Look Wild: Meadow habitats of the Yorkshire Dales

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Yorkshire Dales National Park is home to special habitats for wildflowers, from the moist and shaded conditions provided by extensive limestone pavement to the spectacle of fragrant meadows teeming with up to 120 species produced by traditional, low intensity management of grazing land over many decades. It is the perfect place for novices and specialists alike to spot and record a wide variety of flora.

The NPUK Look Wild project encourages anyone out and about in the UK’s National Parks to use the iNaturalist app to discover and record the natural world around them. In the Yorkshire Dales we think we have just the thing to get you started.

At this time of year our beautiful hay meadows are at their ‘midsummer best’. It’s no wonder National Meadows Day celebrates these stunning environments each July. Hay meadows are an iconic feature of the English countryside and are of great agricultural importance, providing farmers with food for their livestock during the winter months, as well as ecological importance, providing a home for grassland plants and a source of nectar for a wide range of pollinator species.

Yorkshire Dales National Park contains a large proportion of the UK’s upland hay meadows, a priority habitat for nature conservation. These are now very scarce nationally with just 870 hectares surviving in England, and the Yorkshire Dales is one of the few areas where they survive in any number. Every year from early summer, visitors to Langstrothdale, Ribblesdale, Swaledale and Arkengarthdale will find upland hay meadows, surrounded by ancient drystone walls, brimming with colourful wildflowers. Those using the iNaturalist app in the meadows will likely find a large number of plant species, including sweet vernal-grass, wood crane’s-bill, pignut, great burnet and lady’s mantle. Hay meadows also support invertebrates, bats, mammals and birds.

Photo: Our Youth Volunteering Officer Caroline undertaking a bee survey with a pupil.  Hay meadows are a vital habitat for many species of bumblebee.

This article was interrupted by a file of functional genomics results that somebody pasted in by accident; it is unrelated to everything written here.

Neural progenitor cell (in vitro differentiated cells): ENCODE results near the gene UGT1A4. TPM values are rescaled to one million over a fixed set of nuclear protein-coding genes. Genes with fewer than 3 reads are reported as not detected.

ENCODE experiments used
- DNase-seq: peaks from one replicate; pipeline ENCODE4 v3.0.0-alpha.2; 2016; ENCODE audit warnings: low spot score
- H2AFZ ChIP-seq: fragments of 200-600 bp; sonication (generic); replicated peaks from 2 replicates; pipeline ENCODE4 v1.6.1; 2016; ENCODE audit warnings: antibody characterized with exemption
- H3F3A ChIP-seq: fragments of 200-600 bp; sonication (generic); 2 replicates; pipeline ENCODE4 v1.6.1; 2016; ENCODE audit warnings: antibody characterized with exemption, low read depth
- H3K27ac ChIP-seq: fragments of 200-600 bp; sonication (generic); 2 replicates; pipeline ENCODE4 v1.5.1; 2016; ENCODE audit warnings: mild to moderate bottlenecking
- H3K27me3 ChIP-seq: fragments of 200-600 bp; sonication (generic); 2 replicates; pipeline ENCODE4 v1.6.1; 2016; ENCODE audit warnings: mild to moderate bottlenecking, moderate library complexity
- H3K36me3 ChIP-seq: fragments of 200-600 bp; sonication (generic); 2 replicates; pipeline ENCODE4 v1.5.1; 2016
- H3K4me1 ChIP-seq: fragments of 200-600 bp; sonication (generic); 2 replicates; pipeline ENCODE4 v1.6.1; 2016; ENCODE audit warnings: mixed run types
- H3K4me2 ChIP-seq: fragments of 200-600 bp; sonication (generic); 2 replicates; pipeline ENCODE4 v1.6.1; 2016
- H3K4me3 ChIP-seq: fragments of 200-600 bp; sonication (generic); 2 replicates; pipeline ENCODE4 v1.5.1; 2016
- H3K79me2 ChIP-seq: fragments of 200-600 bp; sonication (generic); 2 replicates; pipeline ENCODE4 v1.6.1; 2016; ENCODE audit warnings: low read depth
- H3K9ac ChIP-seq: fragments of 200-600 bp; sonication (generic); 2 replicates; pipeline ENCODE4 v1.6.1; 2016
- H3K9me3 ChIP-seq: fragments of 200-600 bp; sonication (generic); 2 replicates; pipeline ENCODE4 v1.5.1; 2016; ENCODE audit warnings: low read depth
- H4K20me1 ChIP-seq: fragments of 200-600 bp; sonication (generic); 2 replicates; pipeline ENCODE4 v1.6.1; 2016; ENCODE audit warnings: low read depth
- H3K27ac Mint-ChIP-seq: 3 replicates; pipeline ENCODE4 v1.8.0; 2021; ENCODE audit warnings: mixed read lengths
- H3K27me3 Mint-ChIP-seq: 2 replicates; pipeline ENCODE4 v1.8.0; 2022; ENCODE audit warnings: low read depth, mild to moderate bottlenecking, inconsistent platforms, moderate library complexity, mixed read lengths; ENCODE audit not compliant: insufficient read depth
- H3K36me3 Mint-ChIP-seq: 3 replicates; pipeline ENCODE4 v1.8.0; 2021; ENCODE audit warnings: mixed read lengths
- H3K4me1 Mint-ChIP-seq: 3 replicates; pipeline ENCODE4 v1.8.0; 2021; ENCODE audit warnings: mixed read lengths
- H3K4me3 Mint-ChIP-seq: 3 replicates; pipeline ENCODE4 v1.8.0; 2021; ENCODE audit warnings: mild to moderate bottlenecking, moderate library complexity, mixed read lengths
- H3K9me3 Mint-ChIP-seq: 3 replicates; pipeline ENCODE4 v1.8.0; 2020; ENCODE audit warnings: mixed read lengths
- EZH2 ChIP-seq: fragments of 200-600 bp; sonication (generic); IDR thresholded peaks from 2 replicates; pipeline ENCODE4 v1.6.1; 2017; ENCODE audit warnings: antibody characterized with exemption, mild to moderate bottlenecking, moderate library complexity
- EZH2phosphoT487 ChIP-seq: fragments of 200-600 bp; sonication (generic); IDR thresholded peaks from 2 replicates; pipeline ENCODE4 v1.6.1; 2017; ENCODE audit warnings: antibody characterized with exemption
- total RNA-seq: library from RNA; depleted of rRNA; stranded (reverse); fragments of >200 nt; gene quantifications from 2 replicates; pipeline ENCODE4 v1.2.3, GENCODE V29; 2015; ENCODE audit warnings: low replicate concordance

Yellow rattle

Yellow rattle (Rhinanthus minor Family: Scrophulariaceae ) gets its name from its bright yellow flowers and the sound of the ripe seed rattling inside its seed capsules. This annual plant is unusual in that it is semi-parasitic and gains part of its water and nutrient requirements by parasitizing the roots of grasses and other herbs. This characteristic has made it a useful plant in hay meadow restoration projects, where it reduces the domination of vigorous grasses and herbs, such as perennial-rye grass and white clover, enabling other wild flowers to become established.

Sometimes known as hay rattle, this plant is common in species-rich hay meadows in the Yorkshire Dales National Park, such as those in Ribblesdale, Garsdale, Dentdale, Upper Wharfedale, Wensleydale, Swaledale and Arkengarthdale. As an annual plant, its survival depends upon the seeds being shed before the grass is cut for fodder. Therefore, the best time to see it in the Yorkshire Dales is late June and early July.

Bloody crane’s-bill

Bloody crane’s-bill (Geranium sanguineum Family Geraniaceae) is characteristic of Yorkshire and Derbyshire’s limestone areas. It has vivid pink flowers, intricately divided leaves and a distinctive red stalk joint which gives the plant its name. Within the British Isles, this species has a localised distribution on grassland, rocky areas, sand dunes and open woods on calcareous soils in northern and western areas.

In the Yorkshire Dales National Park, bloody crane’s-bill flowers between July and August and grows in limestone woodland, on scar ledges and on limestone pavement. Though it isn’t a common plant, good examples of bloody crane’s-bill can be seen in the open rocky parts of Grass Wood near Grassington and on the limestone pavement in the Ingleborough area of Ribblesdale.

If having to really search for plants is more your thing, then the deep grikes of the limestone pavement found in the uplands around Ingleborough, Malham and Wharfedale offer just that. The moist and shaded conditions of these crevices allow ferns and woodland plants to flourish. Using your iNaturalist app, here you are likely to find dog’s mercury, ramsons, hart’s-tongue fern, maidenhair spleenwort, wood anemone, wood sorrel, sanicle and enchanter’s nightshade. Less common are herb paris, angular Solomon’s seal and lily-of-the-valley.

Looking over a misty Malhamdale from the top of Malham Cove. Inverted cloud means the valley floor is covered.
Looking over a misty Malhamdale from the top of Malham Cove. Inverted cloud means the valley floor is covered.

Check out the YDNPA Look Wild page for more about the project and the app. If you’ve been inspired to get out into nature, you can share any photos or observations with us and get featured on our social or our newsletter! Send your observations to

LookWild is a brilliant citizen science project that helps contribute to our data and knowledge of wildlife and habitat health across the UK.

This Blog was written by Sally Robertshaw, Volunteers Development Officer, Yorkshire Dales National Park Authority.

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